8 Hong Kong Hiking Trails with The Most Stunning Views

Hiking in Hong Kong: 8 Trails with The Most Picturesque Views

Work off those dim sum calories with a fun trekking adventure or two!

Most people aren’t so aware that there’s more to Hong Kong than just delicious dim sum and awesome shopping. That said, if you haven’t been to any of the Hong Kong hiking trails yet, then you’re sorely missing out. You’ll be amazed by the breathtaking panoramic views, isolated beaches, as well as the diverse flora and fauna that Hong Kong has to offer. Also, many locals hike religiously EVERY weekend!

There are four main Hong Kong hiking trails for you to explore: the Hong Kong Trail, the Lantau Trail, the Maclehose Trail and the Wilson Trail. Numerous other smaller tracks leave you with an endless array of choices to mix and match, as several of the trails overlap. In addition, the public transport system is extremely efficient, so you’ll have no difficulty accessing these hiking trails by train, bus, boat, or taxi. It’s cheap, reliable, quick and easy!  

Ready for your hiking adventure? Lace up your shoes and let’s go!

1. The Dragon’s Back – Stage 8 Hong Kong Trail

Ah, the Dragon’s Back! The undisputed favourite – be it for locals or tourists. Boasting beautiful coastal scenery and easily accessible from the city, the Dragon’s Back is a popular trail for all levels of hikers. Start from Shek O Road near to Tei Wan Village, then make your way up to Shek O Peak. The sightseeing platform at Shek O Peak is a whopping 284 metres high and you can catch your breath right here. Have a relaxing time admiring the stunning views of Shek O, Tai Long Wan and Tung Lung Island.

Image credit: Mark Lehmkuhler

You can even fly kites at Shek O Peak amidst the cooling breeze! For the adventurous daredevils, take the plunge and paraglide off into blue skies and fluffy clouds. For those who are purely hiking, make your way over to Pottinger’s Gap and end off at Tai Long Wan Village, located next to Big Wave Bay Beach. What better way to conclude your hike than with a refreshing splash in the ocean? Take a dip and recharge or relax along the beach at one of the outdoor cafes! Reward yourselves with a delicious seafood feast at any of the restaurants along the coast as well.

Hiking tip: This route is moderately difficult and the hike will take around 4 hours. Remember to stock up on food and water before embarking on the hike. Bring your swimsuit along!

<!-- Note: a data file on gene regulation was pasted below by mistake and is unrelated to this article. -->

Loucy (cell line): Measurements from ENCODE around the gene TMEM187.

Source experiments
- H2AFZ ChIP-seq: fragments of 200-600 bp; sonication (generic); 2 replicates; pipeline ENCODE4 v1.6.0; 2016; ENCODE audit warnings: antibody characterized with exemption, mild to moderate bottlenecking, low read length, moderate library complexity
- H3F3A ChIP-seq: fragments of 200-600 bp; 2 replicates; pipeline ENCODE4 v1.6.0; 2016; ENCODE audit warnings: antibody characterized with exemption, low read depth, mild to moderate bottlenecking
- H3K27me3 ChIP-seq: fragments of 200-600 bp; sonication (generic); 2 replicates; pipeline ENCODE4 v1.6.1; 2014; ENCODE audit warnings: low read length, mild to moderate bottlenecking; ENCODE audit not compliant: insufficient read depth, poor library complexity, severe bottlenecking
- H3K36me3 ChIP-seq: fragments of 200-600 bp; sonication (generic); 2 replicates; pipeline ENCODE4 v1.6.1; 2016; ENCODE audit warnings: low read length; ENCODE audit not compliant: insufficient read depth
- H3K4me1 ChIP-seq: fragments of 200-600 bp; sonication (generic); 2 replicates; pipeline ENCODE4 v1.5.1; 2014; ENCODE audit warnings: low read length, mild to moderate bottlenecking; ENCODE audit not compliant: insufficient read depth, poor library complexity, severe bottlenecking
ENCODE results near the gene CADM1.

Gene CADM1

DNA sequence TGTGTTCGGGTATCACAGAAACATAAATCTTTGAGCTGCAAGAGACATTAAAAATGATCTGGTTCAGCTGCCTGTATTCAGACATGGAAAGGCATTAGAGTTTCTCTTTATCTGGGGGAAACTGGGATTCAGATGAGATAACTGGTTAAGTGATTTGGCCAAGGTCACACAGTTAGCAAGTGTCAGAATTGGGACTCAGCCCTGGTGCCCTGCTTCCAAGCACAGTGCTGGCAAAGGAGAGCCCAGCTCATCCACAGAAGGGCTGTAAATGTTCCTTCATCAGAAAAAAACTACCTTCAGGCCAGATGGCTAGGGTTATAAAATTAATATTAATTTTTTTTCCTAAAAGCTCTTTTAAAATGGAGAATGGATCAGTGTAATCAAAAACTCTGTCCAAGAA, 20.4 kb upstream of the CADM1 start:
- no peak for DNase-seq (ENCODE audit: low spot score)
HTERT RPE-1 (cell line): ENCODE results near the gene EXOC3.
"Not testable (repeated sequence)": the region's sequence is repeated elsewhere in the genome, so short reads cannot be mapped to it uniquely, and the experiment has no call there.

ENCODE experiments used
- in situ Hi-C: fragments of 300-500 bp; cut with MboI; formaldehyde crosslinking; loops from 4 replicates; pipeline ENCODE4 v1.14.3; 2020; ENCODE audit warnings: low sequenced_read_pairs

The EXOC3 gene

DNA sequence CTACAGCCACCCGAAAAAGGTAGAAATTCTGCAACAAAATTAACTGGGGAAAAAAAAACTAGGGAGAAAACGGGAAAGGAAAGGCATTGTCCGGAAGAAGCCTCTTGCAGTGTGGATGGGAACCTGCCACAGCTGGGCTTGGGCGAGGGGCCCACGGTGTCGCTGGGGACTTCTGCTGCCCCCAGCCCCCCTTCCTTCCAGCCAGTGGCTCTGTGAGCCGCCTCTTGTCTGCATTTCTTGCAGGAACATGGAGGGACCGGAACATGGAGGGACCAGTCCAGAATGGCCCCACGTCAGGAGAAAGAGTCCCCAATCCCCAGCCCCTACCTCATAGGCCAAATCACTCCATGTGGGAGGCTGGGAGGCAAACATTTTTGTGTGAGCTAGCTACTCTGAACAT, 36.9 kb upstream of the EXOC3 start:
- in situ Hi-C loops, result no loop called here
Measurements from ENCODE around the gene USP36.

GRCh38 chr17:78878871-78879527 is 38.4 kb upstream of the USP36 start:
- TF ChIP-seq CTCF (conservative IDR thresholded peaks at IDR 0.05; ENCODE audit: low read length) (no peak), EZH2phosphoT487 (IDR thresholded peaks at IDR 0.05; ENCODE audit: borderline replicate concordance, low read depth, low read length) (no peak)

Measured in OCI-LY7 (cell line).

Get to the starting point: Walk from MTR Shau Kei Wan Station Exit A to Shau Kei Wan Bus Terminus. Take bus 9 or the minibus with the sign ‘Shek O’ next to the bus terminus. Alight at To Tei Wan, Shek O Road.

2. Sunset Peak (Tai Tung Shan) – Stage 2 Lantau Trail

Lantau Island’s two star attractions – Sunset Peak and Lantau Peak – are a must-visit! Sunset Peak is the second highest mountain on Lantau Island, and it’s known for its gorgeous sunset views that will take your breath away. The sunsets are so picturesque that they’ve even appeared on Cantopop star Eason Chan’s albums!

Image credit: Johnlsl

Alternatively, for a safer descent, you can catch the sunrise instead! It’s equally mesmerising and you’ll just want to stop and stare at this sight forever.

Hiking Tip: If you’re heading here to catch the sunset, remember to bring a flashlight along because it will be dangerous descending from the peak in the dark.

Get to the starting point: Take exit B of MTR Tung Chung Station. From the bus terminus next to the MTR station, take bus 11A, (or bus 3M from Mui Wo bus terminus if you take a ferry to Mui Wo), to Pak Kung Au. Turn left to the pavilion and then go onto the Lantau Trail, which leads to Sunset Peak.

3. Lantau Peak (Fung Wong Shan) – Stage 3 Lantau Trail

Image credit: Leo.Wan

The highest point on Lamma Island, Lantau Peak is another hotspot for catching the sunrise or sunset after a gruelling hike. You can spend the night at a hostel in Ngong Ping before setting off at 4am. The climb will take around 2 hours, so you’ll reach the peak at 6am in time for sunrise! December to February is the perfect period to catch the sunrise because there are fewer clouds. At 934 metres high, the views from Lantau Peak are superb. As you ascend, you can see villages on the south side and the airport on the north.